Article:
The Offensive Internet edited by Saul Levmore and Martha C Nussbaum: review – a timely study from the US looks at the questions arising from privacy and a lawless internet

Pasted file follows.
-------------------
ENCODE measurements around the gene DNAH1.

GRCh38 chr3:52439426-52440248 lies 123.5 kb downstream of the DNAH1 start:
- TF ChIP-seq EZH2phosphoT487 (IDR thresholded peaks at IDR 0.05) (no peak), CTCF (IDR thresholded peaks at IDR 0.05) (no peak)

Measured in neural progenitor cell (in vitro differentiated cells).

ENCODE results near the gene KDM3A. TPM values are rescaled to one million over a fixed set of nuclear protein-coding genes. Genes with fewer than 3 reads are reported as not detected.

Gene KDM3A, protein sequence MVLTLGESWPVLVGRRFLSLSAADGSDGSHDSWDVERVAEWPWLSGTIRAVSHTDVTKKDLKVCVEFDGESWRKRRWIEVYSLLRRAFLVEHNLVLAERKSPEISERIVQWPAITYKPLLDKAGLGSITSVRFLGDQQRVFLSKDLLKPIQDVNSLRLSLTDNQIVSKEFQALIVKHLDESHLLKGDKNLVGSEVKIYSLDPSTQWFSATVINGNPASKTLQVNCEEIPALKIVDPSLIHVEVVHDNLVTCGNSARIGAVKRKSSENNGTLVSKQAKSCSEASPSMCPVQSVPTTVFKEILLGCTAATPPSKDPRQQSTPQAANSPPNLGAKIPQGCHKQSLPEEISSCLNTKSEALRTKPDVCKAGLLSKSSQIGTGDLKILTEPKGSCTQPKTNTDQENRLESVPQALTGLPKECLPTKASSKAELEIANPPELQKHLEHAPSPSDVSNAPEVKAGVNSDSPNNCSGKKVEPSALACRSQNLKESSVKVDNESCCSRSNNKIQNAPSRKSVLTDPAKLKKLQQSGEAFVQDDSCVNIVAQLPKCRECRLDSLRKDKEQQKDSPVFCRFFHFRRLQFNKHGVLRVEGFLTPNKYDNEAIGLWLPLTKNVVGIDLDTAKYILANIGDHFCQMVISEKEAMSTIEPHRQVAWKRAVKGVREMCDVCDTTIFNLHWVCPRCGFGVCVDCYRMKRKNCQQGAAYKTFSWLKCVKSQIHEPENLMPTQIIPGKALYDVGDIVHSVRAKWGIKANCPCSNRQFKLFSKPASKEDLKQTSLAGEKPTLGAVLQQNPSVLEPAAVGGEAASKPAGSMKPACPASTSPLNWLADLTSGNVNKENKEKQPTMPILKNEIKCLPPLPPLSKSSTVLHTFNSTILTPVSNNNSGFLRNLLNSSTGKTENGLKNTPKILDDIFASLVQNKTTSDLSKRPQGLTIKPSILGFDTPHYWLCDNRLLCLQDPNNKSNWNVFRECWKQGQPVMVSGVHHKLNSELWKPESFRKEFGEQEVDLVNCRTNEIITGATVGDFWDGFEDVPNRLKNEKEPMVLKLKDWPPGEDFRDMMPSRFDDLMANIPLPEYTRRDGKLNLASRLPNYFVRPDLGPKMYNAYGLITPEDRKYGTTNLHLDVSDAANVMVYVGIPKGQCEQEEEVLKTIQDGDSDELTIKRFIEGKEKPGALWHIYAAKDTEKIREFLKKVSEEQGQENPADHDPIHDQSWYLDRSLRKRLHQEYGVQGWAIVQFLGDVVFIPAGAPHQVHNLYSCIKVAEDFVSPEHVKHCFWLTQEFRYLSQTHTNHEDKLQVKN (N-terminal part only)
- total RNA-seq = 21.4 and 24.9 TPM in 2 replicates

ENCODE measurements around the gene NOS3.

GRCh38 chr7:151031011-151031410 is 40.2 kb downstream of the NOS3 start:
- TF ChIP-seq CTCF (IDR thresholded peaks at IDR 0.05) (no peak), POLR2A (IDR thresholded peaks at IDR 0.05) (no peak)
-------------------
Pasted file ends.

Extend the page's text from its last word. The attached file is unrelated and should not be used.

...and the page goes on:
Once upon a more hopeful time, technology provided a suddenly empowering means of communication which united friends, families and communities of scholars across the world, blew away clouds of secrecy, toppled autocratic governments (and many other good things). The internet was free, and offered freedom itself; a wonderful tool. And then the law – or, more accurately, lawyers – began to try to catch up.Enter a formidable core team of experts from the Chicago University law school, with guest players from Harvard, Columbia, Washington, Texas and Yale, all anxious to examine whether too much freedom damages psyches (as well as legal fee systems). It’s a fascinating task. We know that spreading paedophilia on the net is like shouting “Fire!” in a crowded theatre. Why shouldn’t we be equally repulsed when false rumour spreads across Generation Google and blights an innocent life; when the “gender-objectification” of women (and their “huge fake titties”) is dirty bathwater on the worldwide web; when misogyny and anonymity are the digital dishes of every day; when privacy itself lies in pawn to the click of a button?

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